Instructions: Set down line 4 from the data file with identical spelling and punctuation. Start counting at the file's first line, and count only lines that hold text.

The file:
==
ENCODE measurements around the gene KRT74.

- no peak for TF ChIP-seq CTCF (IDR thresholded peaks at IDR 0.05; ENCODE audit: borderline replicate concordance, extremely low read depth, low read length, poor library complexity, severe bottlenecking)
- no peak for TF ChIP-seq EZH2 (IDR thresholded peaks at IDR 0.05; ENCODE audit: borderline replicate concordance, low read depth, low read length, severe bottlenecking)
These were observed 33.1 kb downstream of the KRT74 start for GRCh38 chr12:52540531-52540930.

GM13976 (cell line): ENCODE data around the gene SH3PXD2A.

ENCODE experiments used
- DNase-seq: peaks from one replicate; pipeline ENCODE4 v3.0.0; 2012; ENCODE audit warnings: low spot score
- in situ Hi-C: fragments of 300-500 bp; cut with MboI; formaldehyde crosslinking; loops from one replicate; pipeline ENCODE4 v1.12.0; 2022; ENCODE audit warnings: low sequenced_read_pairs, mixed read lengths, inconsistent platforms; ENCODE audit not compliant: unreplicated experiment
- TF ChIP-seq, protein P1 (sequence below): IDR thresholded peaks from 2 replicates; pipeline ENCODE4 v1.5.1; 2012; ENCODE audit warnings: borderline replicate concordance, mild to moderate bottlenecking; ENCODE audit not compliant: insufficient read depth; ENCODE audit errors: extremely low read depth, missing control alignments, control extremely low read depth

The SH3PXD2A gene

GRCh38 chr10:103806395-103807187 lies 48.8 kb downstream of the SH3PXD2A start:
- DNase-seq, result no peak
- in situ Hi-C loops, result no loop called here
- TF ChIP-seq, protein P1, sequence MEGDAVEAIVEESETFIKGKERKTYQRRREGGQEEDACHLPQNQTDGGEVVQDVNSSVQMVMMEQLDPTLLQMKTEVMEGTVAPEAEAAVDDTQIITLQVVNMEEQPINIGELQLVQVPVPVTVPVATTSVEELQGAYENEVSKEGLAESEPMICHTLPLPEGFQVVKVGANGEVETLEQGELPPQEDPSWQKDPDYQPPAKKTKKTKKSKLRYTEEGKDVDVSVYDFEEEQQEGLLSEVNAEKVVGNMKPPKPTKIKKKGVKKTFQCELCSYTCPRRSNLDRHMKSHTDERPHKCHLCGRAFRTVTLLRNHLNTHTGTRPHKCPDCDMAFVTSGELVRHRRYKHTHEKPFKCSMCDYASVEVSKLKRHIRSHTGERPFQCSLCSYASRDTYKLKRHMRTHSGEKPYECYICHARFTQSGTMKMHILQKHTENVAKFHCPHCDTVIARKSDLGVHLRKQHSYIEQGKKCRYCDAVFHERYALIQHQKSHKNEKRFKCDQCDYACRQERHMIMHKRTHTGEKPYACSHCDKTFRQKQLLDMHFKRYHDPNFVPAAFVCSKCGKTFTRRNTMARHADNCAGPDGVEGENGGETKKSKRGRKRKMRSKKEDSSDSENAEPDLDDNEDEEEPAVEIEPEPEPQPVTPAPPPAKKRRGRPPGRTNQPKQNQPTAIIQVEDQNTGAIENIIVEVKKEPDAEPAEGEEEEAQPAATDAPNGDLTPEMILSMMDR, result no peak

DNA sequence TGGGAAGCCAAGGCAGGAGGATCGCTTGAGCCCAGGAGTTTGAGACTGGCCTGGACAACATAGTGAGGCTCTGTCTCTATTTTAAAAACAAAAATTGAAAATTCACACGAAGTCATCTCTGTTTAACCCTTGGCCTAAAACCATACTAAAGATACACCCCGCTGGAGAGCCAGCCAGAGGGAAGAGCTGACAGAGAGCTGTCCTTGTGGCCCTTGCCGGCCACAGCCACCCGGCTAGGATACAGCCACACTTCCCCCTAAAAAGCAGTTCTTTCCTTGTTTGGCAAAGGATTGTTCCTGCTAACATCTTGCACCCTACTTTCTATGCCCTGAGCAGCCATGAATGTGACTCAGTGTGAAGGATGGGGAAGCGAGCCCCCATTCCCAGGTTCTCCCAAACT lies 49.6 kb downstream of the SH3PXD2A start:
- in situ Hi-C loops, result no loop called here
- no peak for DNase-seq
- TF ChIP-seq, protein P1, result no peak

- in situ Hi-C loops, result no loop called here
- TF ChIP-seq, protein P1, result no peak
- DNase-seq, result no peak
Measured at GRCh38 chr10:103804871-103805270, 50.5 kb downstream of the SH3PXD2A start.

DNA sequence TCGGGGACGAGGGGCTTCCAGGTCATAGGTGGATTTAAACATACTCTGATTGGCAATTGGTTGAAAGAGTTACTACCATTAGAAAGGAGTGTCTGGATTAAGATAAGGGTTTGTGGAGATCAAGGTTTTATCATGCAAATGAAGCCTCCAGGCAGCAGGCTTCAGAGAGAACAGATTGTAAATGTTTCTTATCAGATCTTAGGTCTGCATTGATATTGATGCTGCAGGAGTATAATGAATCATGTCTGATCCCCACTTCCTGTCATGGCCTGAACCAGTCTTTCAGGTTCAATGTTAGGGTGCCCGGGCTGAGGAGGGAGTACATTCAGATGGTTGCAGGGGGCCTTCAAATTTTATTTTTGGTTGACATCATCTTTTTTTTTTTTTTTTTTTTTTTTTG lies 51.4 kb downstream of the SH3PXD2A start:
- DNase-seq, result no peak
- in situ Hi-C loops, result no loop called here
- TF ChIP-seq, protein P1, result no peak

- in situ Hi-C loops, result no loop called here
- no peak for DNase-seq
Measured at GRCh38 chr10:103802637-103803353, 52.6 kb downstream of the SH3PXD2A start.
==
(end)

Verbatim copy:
These were observed 33.1 kb downstream of the KRT74 start for GRCh38 chr12:52540531-52540930.